Buy this Article for $10.95

Have a coupon or promotional code? Enter it here:

When you buy this you'll get access to the ePub version, a downloadable PDF, and the ability to print the full article.




  1. Holtzclaw, Barbara J. PhD, RN, FAAN
  2. Hanneman, Sandra K. PhD, RN, FAAN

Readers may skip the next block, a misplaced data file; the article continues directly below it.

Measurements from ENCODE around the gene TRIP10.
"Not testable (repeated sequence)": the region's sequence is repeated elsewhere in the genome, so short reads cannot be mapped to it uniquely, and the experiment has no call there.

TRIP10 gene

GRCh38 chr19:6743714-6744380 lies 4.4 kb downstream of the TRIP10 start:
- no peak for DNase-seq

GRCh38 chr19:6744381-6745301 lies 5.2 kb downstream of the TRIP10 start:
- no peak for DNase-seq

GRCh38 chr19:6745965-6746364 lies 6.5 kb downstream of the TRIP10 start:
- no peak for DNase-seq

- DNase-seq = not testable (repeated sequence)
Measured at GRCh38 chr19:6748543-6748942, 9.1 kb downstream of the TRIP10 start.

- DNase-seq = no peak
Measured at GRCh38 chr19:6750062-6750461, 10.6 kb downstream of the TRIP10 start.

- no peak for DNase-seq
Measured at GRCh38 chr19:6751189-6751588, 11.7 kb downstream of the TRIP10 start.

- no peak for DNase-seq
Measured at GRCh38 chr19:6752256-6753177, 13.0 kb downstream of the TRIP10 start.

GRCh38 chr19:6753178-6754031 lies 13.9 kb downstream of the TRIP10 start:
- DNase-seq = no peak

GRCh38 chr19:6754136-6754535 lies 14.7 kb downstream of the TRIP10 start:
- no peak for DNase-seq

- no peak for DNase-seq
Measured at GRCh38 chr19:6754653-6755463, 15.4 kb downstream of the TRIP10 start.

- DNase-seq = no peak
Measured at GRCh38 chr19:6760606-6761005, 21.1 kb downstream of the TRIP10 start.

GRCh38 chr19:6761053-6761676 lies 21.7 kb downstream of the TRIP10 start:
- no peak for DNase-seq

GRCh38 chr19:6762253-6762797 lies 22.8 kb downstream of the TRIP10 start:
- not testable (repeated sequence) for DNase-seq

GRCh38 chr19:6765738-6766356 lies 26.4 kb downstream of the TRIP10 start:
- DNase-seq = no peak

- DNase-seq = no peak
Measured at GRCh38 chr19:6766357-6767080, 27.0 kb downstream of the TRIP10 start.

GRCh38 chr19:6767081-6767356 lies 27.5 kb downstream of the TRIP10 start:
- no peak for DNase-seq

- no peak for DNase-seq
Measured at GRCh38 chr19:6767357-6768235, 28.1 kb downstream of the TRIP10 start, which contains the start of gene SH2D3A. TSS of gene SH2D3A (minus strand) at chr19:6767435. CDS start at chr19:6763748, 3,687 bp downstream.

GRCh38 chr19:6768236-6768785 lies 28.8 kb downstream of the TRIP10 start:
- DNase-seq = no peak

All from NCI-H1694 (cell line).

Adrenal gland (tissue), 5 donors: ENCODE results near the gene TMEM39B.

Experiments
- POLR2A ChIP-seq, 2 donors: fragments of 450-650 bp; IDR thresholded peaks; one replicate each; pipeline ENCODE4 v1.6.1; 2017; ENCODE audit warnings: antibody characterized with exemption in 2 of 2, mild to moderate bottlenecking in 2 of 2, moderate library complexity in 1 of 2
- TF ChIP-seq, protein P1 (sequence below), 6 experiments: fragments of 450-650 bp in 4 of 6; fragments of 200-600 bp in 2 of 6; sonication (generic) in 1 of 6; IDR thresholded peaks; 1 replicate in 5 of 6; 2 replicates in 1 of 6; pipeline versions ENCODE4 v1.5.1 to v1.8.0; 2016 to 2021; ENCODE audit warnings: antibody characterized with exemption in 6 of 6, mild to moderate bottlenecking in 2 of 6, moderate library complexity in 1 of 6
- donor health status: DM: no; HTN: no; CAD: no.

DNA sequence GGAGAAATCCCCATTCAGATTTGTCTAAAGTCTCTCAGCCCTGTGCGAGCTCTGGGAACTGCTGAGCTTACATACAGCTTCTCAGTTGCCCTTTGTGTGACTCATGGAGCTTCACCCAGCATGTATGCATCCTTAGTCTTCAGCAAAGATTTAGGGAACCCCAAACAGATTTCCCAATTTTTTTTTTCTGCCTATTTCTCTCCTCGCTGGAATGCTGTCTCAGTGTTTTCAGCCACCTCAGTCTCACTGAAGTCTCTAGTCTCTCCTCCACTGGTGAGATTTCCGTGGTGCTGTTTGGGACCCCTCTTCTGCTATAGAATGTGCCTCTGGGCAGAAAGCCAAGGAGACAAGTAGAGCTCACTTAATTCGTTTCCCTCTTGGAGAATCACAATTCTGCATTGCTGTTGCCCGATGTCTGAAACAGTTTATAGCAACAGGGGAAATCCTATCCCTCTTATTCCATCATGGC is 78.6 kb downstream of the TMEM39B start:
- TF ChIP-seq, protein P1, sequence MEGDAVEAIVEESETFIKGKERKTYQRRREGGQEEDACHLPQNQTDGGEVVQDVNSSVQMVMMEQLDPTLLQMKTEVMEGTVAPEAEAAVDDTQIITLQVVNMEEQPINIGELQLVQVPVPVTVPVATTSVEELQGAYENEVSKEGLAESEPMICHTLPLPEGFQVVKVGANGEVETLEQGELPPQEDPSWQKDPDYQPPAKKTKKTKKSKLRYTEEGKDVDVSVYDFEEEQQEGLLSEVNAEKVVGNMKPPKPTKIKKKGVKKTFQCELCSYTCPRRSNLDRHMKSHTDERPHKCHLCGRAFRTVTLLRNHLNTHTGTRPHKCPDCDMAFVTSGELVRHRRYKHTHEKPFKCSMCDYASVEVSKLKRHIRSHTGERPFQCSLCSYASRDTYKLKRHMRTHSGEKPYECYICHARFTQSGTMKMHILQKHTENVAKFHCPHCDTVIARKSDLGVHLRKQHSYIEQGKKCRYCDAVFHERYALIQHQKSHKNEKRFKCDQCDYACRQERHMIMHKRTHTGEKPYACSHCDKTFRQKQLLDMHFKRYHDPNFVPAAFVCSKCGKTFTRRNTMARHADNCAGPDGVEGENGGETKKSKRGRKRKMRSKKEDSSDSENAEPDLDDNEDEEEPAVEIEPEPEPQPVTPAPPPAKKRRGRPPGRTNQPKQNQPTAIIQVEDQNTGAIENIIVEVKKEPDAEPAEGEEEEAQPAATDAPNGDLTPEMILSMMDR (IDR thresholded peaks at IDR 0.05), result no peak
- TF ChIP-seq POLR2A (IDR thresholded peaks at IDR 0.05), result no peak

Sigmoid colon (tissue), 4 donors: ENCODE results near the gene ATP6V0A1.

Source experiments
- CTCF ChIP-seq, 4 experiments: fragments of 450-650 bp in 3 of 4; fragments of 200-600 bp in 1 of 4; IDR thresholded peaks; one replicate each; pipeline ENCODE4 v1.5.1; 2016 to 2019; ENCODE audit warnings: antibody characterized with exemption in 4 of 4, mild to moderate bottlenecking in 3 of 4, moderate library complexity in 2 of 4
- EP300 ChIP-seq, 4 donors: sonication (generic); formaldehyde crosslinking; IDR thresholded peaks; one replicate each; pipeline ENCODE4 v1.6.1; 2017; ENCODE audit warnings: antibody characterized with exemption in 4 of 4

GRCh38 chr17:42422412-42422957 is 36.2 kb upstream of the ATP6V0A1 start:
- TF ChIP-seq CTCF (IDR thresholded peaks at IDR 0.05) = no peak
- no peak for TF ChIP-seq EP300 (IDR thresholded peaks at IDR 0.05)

The complexity of critical care settings and diversity among vulnerable patient populations often make clinical research study outcomes difficult to evaluate. When interventions are tested, outcomes or improvements in condition often can be questioned on the basis of variations in the patient's constitutional, genetic, or disease state. Study of mechanisms underlying physiologic problems in the seriously ill also are complicated by effects of drugs, preexisting cellular damage, and behavioral influences. Animal models are used increasingly in nursing science to study clinical problems and care approaches when there is need to ensure experimental control and provide consistency across subjects. The competent clinical investigator who decides to choose this option is advised to seek training in animal care, work with skilled colleagues in the basic sciences, and use excellent consultants. Several considerations arise when choosing a non-human alternative for biobehavioral research. First, there must be a compelling reason to choose this model, not simply for convenience or novelty. Second, the investigation should be humane, well planned, and well supported. Animal studies are not necessarily more economical than those involving humans, and they require serious ethical and scientific consideration to justify their use. When these conditions are met, the use of non-human models often can clarify a biobehavioral mechanism or biophysical response that will contribute significantly to nursing science.